I don’t know if I’m ready for another God of Carnage.  After reviewing an excellent production a few seasons ago, I was quite content to let the play slip under my radar (and reviewing).  This past spring, Michele Aguilon impressed with her outstanding directorial style and aptitude with Hovey Player’s Rabbit Hole, and she has assembled a top-notch cast of local Boston actors for her newest project.  God of Carnage is a hot show for theatres because of its broad appeal to middle-aged theatre patrons, quirky script, and sexy topics ripe for post-show discussion among friends.  The play was also adapted into a decent 2011 film with Jodie Foster, John C. Reilly, Christoph Waltz, and Kate Winslet playing the two sets of parents.  The play begins as a civilized meeting among these adults to discuss a recent altercation between their sons on the playground, but the conversation quickly escalates to comic proportions.  The beauty of the play, however, is that the plot never drifts to total absurdity; the play is filled with real and loaded topics (including misogyny, racial prejudice, and homophobia) and situations (including a ridiculously entertaining mishap late in the show which I can’t possibly spoil—no cheating!).  While Maynard, Massachusetts may be a long drive for some theatregoers, Aguilon and her cast will likely make this production a much-talked-about treat.

Written by Todd Kreidler
Based on the screenplay by William Rose
Directed by David Esbjornson
The Huntington Theatre Company
BU Theatre / Avenue of the Arts
264 Huntington Ave., Boston, MA 02115
About the Production
Buy Tickets
Sept. 5 – Oct. 5, 2014
The Huntington Theatre Company opens its 2014-2015 Season with this classic play adapted from the iconic 1967 American film.  The plot centers on the possible interracial marriage between Joanna (originally played by Katherine Houghton), a young upper-middle class woman with liberal parents, and Dr. John Wayde Prentice (played by Sidney Poitier), a successful widowed black physician.  Her politically-liberal parents (played by Katherine Hepburn and Spencer Tracy), along with John’s parents and a Catholic priest, create conflict in a sit-down dinner with the young fiancées.  The discussion about political and social perceptions of race and the true nature of love and commitment provide powerful drama and fuel for discussion.  This play is a spectacular choice, considering Boston’s persistent “race problem.”  The Huntington is wise to provide a timely look back at the 1960s and the anti-miscegenation laws as well as a forward-looking perspective on race, love, and society.  Perhaps they will also have allusions to the current same-sex marriage debates and struggles, while addressing our continued controversies regarding race and the law.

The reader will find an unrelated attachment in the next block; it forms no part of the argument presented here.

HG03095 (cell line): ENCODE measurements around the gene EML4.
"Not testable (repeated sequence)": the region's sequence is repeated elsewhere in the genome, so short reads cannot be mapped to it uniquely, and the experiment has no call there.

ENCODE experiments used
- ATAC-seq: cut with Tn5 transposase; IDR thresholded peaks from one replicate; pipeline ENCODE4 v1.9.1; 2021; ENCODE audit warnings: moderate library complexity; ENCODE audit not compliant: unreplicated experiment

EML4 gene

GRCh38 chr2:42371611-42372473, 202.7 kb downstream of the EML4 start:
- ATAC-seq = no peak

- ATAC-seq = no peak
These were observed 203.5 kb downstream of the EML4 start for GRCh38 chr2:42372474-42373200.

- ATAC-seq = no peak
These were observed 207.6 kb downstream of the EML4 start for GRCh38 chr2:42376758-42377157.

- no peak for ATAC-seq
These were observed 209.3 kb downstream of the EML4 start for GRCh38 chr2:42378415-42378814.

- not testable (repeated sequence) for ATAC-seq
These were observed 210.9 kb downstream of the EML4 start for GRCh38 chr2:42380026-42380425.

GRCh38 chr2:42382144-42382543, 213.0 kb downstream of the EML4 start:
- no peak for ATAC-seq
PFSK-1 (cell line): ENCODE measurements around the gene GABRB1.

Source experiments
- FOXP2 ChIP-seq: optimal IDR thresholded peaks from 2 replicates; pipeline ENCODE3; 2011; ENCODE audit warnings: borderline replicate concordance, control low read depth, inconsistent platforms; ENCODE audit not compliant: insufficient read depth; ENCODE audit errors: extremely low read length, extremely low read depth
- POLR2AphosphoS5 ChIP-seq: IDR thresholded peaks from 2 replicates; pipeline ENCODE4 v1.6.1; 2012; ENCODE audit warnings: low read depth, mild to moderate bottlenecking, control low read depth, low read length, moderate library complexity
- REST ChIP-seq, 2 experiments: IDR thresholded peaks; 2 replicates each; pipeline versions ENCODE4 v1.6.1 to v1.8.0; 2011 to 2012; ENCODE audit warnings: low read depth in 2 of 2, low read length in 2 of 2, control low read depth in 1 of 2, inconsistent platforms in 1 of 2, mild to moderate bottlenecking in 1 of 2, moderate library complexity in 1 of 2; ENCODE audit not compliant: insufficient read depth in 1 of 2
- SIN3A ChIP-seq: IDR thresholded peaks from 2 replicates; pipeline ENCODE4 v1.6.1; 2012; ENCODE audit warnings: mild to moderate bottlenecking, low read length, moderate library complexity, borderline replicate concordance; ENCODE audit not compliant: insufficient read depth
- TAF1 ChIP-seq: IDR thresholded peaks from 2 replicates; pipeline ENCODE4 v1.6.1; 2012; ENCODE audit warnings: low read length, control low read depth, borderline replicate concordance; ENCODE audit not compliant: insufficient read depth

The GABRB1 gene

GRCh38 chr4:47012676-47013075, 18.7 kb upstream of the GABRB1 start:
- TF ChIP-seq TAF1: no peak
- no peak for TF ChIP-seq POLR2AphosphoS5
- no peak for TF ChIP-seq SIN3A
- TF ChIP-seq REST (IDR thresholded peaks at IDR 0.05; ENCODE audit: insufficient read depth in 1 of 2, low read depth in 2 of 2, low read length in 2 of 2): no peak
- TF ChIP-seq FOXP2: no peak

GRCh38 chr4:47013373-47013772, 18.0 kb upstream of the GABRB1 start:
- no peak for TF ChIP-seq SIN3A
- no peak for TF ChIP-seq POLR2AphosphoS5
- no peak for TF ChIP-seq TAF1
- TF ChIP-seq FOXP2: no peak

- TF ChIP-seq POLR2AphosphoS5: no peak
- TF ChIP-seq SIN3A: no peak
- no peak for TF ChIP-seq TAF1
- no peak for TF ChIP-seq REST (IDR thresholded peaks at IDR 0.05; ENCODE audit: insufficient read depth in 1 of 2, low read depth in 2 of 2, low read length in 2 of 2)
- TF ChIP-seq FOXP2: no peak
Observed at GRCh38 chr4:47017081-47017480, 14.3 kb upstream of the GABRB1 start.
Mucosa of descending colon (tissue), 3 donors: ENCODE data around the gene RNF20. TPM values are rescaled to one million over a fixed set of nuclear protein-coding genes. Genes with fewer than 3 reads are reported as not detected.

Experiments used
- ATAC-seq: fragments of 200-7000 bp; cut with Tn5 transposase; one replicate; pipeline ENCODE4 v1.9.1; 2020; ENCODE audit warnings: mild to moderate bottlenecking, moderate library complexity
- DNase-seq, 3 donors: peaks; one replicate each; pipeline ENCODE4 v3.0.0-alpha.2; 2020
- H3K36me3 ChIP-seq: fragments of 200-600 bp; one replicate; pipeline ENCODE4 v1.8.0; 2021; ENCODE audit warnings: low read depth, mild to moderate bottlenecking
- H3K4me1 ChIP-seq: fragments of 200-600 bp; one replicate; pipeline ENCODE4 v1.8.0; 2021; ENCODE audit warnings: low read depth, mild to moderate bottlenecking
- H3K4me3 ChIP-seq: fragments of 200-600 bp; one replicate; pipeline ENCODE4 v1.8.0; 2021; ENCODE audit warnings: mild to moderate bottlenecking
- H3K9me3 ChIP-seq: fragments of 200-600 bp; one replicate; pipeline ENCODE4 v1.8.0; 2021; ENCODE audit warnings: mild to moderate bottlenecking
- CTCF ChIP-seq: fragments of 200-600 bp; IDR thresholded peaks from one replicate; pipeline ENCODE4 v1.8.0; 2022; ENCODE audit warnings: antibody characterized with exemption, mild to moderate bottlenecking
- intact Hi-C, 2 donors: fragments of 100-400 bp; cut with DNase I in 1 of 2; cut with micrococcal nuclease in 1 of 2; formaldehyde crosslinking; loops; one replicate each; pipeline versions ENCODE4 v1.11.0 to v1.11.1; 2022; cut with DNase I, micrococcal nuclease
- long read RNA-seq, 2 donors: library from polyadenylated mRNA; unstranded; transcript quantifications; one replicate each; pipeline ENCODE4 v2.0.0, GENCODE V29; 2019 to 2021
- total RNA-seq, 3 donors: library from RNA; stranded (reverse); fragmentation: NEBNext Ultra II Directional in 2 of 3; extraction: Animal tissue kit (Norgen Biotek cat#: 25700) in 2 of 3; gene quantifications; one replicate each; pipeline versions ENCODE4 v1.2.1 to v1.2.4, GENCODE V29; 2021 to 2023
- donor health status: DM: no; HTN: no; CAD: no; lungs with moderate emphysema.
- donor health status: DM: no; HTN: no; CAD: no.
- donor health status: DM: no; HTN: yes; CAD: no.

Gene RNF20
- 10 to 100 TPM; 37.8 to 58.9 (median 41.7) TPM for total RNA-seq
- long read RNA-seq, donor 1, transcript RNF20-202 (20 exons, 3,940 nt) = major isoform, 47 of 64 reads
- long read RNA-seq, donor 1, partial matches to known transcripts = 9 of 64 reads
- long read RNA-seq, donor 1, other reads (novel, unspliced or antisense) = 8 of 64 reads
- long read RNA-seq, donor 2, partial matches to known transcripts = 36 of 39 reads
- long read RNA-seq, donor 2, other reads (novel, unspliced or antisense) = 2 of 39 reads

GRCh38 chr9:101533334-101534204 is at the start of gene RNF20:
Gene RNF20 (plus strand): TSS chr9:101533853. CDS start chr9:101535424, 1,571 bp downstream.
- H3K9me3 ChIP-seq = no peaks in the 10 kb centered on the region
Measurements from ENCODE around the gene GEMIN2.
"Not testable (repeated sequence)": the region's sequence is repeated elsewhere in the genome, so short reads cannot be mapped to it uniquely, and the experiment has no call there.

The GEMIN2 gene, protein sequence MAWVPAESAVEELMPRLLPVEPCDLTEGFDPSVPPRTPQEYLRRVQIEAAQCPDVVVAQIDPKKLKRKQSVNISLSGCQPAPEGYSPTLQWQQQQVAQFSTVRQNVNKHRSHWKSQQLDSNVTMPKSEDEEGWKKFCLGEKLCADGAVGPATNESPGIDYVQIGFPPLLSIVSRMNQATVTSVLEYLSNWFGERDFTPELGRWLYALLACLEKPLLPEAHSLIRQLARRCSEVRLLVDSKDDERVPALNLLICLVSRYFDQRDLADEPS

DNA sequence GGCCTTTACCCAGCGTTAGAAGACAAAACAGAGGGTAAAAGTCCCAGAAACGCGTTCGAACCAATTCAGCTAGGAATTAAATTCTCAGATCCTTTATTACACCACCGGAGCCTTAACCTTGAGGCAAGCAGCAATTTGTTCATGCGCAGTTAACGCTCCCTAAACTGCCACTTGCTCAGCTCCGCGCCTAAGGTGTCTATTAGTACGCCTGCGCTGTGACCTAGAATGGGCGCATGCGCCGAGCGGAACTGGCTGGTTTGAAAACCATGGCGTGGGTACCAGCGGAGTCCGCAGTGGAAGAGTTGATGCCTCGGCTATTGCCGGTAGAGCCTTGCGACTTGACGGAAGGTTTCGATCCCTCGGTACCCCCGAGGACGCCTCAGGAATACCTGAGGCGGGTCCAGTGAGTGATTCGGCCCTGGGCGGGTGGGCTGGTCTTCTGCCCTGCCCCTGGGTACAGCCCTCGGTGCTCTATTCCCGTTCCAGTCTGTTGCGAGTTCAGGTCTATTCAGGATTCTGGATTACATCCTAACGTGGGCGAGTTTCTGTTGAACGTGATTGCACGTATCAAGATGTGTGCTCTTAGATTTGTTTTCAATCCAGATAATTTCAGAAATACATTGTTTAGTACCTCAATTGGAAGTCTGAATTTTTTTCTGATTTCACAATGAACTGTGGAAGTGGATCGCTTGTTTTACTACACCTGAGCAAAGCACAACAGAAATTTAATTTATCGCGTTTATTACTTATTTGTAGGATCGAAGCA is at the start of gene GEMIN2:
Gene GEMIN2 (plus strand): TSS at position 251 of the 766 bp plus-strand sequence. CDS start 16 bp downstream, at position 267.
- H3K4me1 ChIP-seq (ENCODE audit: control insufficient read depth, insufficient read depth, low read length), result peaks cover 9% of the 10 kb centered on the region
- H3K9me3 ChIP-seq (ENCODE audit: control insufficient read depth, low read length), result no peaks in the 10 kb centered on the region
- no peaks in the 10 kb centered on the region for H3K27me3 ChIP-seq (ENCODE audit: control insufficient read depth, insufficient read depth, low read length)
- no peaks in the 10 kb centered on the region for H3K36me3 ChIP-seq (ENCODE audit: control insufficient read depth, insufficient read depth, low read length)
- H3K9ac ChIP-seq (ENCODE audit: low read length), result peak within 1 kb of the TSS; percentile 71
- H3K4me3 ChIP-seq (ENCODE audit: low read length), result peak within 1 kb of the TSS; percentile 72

The Huntington’s production features Julia Duffy (Emmy Award-nominated for “Newhart”) as Christina Drayton, Will Lyman (from The Huntington’s All My Sons) as Matt Drayton, Meredith Forlenza as Joanna Drayton, and Malcolm-Jamal Warner (Emmy Award nominated for “The Cosby Show”) as Dr. John Prentice.  This mix of Boston and out-of-town talent should serve up a delicious dinner party for us to enjoy and discuss.  Do you think that for such a topical show that The Huntington should have cast all local actors, or do you appreciate the geographical diversity?  Comment below with your thoughts!